Download Tagging Files

In our latest publication (currently available on Biorxiv), we develop a number of improved heritability models. We also show that it is better (results in higher model fit) to use an extensive reference panel, rather than to use only high-quality SNPs for which summary statistics are available (our previous recommendation). This finding means that we can now provide pre-computed tagging files.

This page provides tagging files corresponding to a variety of heritability models, computed using data from the UK Biobank (10M SNPs with MAF>0.005). For each heritability model, there are four versions: GBR (computed using 2000 white British individuals), SAS (3244 Indian and Pakistani individuals), EAS (1282 Chinese individuals) and AFR (2512 African individuals). Click here to see a principal component plot illustrating the four different populations. Note that the predictor names take the form chr:bp (e.g., 12:345678), using positions from the Chr37/hg19 assembly.

When performing an analysis using SumHer, it is necessary to specify the regression SNPs (the SNPs used when regressing the observed test statistics on their expected values). These tagging files were computed assuming the regression SNPs are those with MAF>0.01 present in HapMap3 (1.0-1.2M SNPs, depending on population). When using these tagging files, you should ideally have (valid) summary statistics for all the HapMap3 SNPs. If you are missing statistics for more than 20% (about 200,000 SNPs) you should consider instead computing the tagging file manually.
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Estimating SNP heritability. The tagging files below were computed assuming the 66-parameter BLD-LDAK Model, our preferred model for estimating SNP heritability.

BLD-LDAK Tagging File (GBR population)
BLD-LDAK Tagging File (SAS population)
BLD-LDAK Tagging File (EAS population)
BLD-LDAK Tagging File (AFR population)
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Estimating the selection-related parameter alpha. Our preferred model for estimating alpha is the 67-parameter BLD-LDAK+Alpha Model, but this is too large to provide here. Therefore, we instead provide tagging files computed assuming the 8-parameter BLD-LDAK-Lite+Alpha Model. Note that these are in fact multi-tagging files, each containing 31 versions of the BLD-LDAK-Lite+Alpha Model. There are two ways to use them. Either you can use the command --reduce-tagging to extract the 31 individual tagging files (first extract columns 1-7, then 8-14, then 15-21, etc). However, the easier alternative is to tell LDAK to expect a multi-tagging file using the option --divisions (see below for an example).

BLD-LDAK-Lite+Alpha Tagging File (GBR population)
BLD-LDAK-Lite+Alpha Tagging File (SAS population)
BLD-LDAK-Lite+Alpha Tagging File (EAS population)
BLD-LDAK-Lite+Alpha Tagging File (AFR population)
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The following two files are used in the examples below

pow.txt - this lists the 31 values of alpha used when making the above BLD-LDAK-Lite+Alpha tagging files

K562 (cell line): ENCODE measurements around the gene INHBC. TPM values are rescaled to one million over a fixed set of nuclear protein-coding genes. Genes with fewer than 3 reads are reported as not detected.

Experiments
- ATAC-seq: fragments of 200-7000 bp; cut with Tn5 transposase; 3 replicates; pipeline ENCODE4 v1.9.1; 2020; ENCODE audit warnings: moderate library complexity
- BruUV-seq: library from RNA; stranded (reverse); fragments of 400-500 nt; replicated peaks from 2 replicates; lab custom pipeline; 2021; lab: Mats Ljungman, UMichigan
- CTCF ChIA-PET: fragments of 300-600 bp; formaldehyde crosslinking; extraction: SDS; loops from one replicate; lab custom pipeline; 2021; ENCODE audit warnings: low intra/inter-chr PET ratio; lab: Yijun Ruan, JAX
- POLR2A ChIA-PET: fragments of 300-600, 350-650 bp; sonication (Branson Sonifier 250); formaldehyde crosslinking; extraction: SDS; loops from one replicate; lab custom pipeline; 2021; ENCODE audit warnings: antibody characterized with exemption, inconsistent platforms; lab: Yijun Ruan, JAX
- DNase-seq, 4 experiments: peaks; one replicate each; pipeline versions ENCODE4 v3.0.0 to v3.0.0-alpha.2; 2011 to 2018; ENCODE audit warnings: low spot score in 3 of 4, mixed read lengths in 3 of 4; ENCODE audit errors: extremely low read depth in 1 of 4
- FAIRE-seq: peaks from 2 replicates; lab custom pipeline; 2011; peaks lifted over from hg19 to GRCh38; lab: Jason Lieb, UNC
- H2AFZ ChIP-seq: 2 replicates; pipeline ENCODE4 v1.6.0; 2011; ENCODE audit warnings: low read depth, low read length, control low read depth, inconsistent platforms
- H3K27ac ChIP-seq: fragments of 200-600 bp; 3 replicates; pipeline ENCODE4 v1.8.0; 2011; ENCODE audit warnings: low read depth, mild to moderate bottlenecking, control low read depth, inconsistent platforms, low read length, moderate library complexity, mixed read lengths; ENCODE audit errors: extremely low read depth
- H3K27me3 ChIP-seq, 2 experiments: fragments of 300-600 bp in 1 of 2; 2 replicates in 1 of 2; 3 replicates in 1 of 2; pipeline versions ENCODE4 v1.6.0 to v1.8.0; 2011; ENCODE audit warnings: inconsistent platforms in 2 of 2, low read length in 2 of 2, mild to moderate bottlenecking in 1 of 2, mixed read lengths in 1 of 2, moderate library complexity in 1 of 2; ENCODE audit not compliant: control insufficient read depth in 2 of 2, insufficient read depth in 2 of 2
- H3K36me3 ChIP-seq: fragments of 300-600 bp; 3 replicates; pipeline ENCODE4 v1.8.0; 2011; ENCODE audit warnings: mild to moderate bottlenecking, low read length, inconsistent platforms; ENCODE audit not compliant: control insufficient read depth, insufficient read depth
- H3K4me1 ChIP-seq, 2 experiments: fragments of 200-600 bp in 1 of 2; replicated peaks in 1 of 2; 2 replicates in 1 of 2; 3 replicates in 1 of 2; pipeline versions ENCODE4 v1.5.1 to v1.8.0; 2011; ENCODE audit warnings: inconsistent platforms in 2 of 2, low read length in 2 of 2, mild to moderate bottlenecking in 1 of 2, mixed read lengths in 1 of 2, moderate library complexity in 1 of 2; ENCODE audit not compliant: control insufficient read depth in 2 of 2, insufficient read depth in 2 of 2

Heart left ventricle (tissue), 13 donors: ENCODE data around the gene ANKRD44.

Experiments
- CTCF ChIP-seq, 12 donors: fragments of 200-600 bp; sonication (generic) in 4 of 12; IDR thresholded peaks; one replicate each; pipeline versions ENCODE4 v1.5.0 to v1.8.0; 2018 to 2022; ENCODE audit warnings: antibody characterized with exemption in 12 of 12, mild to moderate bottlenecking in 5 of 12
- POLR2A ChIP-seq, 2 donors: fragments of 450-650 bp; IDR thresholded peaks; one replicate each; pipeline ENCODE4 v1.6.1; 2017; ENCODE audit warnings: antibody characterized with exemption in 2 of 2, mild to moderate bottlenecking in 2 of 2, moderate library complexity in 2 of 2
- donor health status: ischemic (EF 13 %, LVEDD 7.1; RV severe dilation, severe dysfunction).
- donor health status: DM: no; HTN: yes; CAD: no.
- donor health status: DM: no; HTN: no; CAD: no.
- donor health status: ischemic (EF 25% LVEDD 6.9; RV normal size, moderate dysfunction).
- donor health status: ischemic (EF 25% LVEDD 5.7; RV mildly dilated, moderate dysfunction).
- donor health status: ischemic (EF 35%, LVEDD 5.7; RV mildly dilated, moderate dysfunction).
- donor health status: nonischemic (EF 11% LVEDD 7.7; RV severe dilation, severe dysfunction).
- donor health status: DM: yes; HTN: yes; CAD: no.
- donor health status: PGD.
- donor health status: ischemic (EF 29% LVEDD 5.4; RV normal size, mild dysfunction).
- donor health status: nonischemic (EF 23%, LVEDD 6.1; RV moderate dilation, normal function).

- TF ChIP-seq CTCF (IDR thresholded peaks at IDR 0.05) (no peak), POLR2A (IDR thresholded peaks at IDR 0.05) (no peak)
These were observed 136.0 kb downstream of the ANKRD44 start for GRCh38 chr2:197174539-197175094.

hapmap3.snps - this provides details of the 1.2M HapMap3 SNPs
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Below are example bash scripts scripts. For these we use summary statistics for height from the Giant Consortium. They performed a GWAS of European individuals, so we will use the GBR tagging files.

#Obtain and extract the GBR tagging files (right click on above links to get file locations)
wget http://144.6.225.166/downloads/bld.ldak.lite.alpha.gbr.hapmap.tagging.gz
wget https://www.dropbox.com/s/076sagva2x5hhs5/bld.ldak.gbr.hapmap.tagging.gz
gunzip bld.ldak.lite.alpha.gbr.hapmap.tagging.gz
gunzip bld.ldak.gbr.hapmap.tagging.gz

#To use the BLD-LDAK-Lite+Alpha tagging file, we must also download the list of alpha values
wget https://www.dropbox.com/s/o7xphugm4mln9xa/pow.txt

#Download summary statistics for height (note that these use rs SNP names)
wget https://portals.broadinstitute.org/collaboration/giant/images/0/01/GIANT_HEIGHT_Wood_et_al_2014_publicrelease_HapMapCeuFreq.txt.gz

#Put these into LDAK format (columns Predictor, A1, A2, Direction, Stat and n)
gunzip -c GIANT_HEIGHT_Wood_et_al_2014_publicrelease_HapMapCeuFreq.txt.gz | awk '(NR>1){snp=$1;a1=$2;a2=$3;dir=$5;stat=($5/$6)^2;n=$8}(NR==1){print "Predictor A1 A2 Direction Stat n"}(NR>1 && (a1=="A"||a1=="C"||a1=="G"||a1=="T") && (a2=="A"||a2=="C"||a2=="G"||a2=="T")){print snp, a1, a2, dir, stat, n}' - > height.txt

#Download list of HapMap3 SNPs; reduce summary statistics to these, switching from rs to generic snps names
wget https://www.dropbox.com/s/xabjdu6squ6u56r/hapmap3.snps
awk '(NR==FNR){arr[$1]=$2;ars[$1]=$3$4;next}(FNR==1){print $0}($1 in arr && ($2$3==ars[$1]||$3$2==ars[$1])){$1=arr[$1];print $0}' hapmap3.snps height.txt > height.hapmap
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#First we estimate SNP heritability (here we assume no confounding bias)
./ldak5.linux --sum-hers height --summary height.hapmap --tagfile bld.ldak.gbr.hapmap.tagging --check-sums NO
#The estimate of SNP heritability is in height.hers, with estimates of enrichment in height.enrich

#Now we estimate alpha (again we assume no confounding bias)
./ldak5.linux --sum-hers height2 --summary height.hapmap --tagfile lite.gbr.hapmap.tagging --divisions 7 --powerfile pow.txt --check-sums NO
#The estimate of alpha is in height2.power